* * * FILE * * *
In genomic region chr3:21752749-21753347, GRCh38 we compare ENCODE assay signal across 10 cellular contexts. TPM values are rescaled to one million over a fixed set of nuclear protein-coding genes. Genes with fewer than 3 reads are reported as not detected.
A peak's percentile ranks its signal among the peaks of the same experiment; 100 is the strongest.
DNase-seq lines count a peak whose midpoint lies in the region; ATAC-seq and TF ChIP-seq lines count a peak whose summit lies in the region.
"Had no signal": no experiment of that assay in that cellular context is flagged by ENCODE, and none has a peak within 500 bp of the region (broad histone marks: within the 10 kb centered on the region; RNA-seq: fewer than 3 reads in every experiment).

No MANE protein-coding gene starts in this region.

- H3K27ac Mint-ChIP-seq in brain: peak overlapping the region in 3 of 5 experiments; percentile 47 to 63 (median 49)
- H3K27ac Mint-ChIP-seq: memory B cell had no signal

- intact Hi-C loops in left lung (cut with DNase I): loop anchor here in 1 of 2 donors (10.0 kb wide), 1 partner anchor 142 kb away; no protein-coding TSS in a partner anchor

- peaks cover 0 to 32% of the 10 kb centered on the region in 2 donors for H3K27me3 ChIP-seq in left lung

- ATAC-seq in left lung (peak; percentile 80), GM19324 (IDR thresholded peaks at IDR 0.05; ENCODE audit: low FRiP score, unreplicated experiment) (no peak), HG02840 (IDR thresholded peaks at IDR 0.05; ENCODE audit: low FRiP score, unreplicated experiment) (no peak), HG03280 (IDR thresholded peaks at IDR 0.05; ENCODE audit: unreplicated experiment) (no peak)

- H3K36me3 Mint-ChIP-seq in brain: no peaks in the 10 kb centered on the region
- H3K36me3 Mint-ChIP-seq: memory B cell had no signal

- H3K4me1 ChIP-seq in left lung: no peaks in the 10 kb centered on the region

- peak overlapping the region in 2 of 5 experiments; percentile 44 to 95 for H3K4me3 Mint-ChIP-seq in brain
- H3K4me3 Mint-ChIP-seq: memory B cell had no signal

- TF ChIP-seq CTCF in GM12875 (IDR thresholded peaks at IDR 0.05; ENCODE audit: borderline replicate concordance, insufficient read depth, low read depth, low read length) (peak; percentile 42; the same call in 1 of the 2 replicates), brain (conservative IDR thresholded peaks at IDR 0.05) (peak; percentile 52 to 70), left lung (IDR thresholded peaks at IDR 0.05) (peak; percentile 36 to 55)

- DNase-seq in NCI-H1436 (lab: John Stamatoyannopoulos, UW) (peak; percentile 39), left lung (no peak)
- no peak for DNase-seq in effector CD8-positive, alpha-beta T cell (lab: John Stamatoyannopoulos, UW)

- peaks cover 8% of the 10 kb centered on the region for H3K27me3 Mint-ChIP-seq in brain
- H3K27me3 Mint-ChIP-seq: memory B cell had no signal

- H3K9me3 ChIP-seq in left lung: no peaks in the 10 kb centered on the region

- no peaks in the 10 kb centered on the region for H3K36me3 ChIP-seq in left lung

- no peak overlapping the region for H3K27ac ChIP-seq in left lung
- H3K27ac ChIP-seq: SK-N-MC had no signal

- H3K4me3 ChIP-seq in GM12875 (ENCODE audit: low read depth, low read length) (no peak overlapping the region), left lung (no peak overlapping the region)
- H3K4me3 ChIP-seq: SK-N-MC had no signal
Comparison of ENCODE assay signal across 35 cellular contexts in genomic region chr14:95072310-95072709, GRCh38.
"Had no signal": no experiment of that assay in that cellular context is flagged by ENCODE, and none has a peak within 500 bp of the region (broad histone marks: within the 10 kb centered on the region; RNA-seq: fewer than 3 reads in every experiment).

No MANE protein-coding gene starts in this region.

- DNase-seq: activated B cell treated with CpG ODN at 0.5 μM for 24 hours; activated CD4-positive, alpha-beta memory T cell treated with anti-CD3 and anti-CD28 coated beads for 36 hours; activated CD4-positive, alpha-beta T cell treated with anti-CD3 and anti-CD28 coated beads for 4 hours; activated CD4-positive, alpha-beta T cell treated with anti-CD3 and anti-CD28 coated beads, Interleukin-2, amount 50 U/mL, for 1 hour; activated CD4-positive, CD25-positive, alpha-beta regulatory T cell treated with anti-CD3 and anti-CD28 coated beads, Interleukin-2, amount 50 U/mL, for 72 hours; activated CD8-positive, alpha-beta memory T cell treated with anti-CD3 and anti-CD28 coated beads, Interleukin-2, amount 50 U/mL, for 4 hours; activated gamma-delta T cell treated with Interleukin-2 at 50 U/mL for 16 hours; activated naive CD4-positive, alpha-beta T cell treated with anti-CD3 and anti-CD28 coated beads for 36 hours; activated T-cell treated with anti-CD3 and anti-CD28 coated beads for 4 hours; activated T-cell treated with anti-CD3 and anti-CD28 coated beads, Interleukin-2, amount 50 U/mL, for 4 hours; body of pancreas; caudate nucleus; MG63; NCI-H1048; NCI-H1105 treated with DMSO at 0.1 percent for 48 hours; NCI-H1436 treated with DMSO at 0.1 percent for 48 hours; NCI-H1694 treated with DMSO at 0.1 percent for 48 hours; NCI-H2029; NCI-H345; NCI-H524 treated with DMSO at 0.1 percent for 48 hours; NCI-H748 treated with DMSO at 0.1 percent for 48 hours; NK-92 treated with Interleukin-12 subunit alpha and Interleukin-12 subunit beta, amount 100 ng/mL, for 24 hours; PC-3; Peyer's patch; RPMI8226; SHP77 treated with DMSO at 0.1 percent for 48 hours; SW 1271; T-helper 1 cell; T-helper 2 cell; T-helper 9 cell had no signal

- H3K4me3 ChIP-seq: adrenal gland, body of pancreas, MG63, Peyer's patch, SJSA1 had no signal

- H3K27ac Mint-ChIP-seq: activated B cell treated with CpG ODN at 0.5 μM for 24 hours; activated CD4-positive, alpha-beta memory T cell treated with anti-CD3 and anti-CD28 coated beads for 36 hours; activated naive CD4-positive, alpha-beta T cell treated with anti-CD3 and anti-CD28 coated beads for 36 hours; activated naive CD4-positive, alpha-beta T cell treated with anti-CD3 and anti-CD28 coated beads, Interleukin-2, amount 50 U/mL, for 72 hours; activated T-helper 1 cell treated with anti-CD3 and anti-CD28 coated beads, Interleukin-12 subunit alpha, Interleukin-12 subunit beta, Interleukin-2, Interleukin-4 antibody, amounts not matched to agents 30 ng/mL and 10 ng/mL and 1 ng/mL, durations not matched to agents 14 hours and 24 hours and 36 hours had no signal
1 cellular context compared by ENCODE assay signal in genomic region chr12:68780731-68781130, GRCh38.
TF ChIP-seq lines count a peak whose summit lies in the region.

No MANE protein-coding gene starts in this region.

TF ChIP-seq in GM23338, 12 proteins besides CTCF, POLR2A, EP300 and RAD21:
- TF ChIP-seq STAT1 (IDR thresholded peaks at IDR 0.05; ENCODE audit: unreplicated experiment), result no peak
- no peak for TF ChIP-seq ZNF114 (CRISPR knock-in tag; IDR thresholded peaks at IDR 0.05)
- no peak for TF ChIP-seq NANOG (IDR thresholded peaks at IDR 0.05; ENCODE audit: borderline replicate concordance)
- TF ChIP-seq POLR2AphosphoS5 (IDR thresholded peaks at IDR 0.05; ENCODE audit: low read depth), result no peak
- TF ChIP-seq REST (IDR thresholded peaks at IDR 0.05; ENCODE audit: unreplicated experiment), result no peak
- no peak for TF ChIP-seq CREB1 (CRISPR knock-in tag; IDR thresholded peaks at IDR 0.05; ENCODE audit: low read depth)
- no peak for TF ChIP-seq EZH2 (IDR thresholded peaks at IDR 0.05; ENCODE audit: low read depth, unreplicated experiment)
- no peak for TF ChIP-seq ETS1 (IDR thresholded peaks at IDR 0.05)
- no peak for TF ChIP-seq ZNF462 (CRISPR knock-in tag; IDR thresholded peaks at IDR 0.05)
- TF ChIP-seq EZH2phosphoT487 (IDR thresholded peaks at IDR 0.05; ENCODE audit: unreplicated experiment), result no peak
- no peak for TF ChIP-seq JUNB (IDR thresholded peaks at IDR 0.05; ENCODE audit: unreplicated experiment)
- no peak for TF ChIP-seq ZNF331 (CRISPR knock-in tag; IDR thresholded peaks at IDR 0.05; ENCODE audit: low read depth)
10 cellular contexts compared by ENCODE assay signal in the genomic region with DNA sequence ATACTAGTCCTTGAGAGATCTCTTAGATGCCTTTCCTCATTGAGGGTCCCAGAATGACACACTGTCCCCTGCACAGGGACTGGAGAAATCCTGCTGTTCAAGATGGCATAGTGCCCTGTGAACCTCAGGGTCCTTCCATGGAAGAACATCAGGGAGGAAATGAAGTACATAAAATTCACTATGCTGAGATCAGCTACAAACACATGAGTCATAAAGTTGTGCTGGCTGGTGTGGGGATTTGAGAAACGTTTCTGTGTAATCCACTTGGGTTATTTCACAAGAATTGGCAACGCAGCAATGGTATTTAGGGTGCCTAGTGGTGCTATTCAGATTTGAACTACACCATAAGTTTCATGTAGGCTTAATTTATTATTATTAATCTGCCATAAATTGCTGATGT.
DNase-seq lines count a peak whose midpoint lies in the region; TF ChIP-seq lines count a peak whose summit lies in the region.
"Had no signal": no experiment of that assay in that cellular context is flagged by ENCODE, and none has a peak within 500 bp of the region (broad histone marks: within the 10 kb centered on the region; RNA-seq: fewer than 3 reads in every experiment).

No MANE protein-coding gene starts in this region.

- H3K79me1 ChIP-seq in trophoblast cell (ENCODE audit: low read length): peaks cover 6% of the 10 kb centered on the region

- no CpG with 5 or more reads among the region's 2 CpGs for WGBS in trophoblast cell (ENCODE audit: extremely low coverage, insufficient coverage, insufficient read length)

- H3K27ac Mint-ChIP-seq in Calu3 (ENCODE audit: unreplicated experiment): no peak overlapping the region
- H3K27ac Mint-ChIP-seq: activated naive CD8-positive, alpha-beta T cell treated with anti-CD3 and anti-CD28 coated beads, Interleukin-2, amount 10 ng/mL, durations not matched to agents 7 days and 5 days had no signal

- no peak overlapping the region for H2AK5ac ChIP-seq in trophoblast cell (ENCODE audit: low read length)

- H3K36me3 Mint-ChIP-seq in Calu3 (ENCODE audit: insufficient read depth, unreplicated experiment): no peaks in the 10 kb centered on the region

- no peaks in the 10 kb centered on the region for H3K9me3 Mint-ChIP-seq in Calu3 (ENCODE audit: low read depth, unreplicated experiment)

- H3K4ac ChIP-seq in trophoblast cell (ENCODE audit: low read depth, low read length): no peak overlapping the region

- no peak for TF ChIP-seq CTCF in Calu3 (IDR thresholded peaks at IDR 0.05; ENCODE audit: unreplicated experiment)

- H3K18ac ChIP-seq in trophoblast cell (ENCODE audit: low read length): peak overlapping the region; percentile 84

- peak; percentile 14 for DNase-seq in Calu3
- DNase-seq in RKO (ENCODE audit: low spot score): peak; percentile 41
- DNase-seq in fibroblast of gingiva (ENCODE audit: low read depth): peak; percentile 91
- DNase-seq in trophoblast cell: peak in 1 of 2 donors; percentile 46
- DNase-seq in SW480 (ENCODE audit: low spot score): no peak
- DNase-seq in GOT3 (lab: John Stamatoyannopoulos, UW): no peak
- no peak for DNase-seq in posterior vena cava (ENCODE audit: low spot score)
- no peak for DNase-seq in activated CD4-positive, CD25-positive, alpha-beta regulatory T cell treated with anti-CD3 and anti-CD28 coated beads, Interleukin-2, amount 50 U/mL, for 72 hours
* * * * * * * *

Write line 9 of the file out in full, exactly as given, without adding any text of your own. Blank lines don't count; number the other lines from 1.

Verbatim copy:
- peaks cover 0 to 32% of the 10 kb centered on the region in 2 donors for H3K27me3 ChIP-seq in left lung